Vendors in Hwange have petitioned the Hwange Rural District Council (HRDC) to reverse a recent unilateral hike in vending license fees.
The vendors, who are members of the Hwange Vendors and Traders Association (HVTA), say the local authority effected a 217 per cent hike in vending licence fees without consulting them.
This means that vendors now pay US$114 from the US$36 charged last year. HVTA wrote to the local authority on 24 February pleading for the adjustment to be reconsidered.
Speaking during an interview with CITE, HVTA spokesperson, Elton Mguni, said that the HRDC never consults them before announcing new fees. He said:
As an association standing for vendors, we saw it fit to engage other stakeholders and together with Greater Whange Residents Trust we jointly authored a letter of objection to the council registering our concern over the hike in vending licenses.
We appealed to HRDC to review downwards or revert to the US$36 even though we still feel it’s too high.
The problem is that as stakeholders we are not engaged or invited to budget meetings.
It’s like they impose these increases on us, even knowledge of the criteria used to arrive or justify the rates is unknown.
Mguni said the vendors were still to recover from the effects of the COVID-19 pandemic characterised by lockdowns which restricted their activities.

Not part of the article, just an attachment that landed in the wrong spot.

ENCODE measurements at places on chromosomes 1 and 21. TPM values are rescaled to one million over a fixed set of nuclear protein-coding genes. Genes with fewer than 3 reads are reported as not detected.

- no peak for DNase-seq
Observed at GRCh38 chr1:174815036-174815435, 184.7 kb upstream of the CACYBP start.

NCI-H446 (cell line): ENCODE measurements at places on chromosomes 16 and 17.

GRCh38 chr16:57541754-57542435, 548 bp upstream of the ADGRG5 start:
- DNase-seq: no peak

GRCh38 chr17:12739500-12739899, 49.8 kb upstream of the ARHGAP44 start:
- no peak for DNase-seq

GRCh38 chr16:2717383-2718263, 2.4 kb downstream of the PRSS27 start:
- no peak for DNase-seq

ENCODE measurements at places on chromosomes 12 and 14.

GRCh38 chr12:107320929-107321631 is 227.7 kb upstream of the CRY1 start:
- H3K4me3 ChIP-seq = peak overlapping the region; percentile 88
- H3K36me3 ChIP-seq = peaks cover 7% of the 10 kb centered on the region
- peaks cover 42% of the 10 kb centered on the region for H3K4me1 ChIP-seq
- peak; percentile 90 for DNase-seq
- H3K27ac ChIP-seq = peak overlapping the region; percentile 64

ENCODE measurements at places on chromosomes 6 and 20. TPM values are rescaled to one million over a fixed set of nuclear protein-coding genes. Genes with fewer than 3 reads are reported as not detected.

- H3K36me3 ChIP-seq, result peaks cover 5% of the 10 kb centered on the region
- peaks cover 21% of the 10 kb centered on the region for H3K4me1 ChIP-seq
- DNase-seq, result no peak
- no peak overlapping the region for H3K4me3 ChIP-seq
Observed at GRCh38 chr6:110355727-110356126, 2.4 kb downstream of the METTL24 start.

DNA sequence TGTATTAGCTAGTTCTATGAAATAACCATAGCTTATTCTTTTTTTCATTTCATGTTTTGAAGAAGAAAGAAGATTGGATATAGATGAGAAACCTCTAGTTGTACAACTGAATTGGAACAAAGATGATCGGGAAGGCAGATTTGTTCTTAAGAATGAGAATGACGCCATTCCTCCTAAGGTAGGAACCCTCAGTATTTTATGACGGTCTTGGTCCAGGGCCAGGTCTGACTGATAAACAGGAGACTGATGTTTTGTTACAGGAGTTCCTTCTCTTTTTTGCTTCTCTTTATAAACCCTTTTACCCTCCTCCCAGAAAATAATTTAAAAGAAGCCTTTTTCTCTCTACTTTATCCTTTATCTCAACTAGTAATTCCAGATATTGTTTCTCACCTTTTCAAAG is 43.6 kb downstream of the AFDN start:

Greater Whange Residents Trust described the new fees as “illogical” arguing that the HRDC had no mandate to collect revenue in areas under the Hwange Local Board’s jurisdiction. Said Chima:
GWRT is vehemently opposed to the hiking of the vending licence fee from USD36 to USD114.
Vendors were hard hit by Covid 19 lockdown restrictions and the hiking of fees defies logic by the rural council.
We are also going to challenge the legality of HRDC to collect revenue in wards that fall under Hwange Local Board.
Most vendors fall under Hwange Local Board jurisdiction but surprisingly they are forced to pay license fees to RDC.
Vendors have never been consulted by RDC and the only time RDC remembers them is when they will be with law enforcement officers demanding license fees.
When contacted for a comment by CITE, HRDC chief executive officer, Phindile Ncube, said he was yet to see the letter.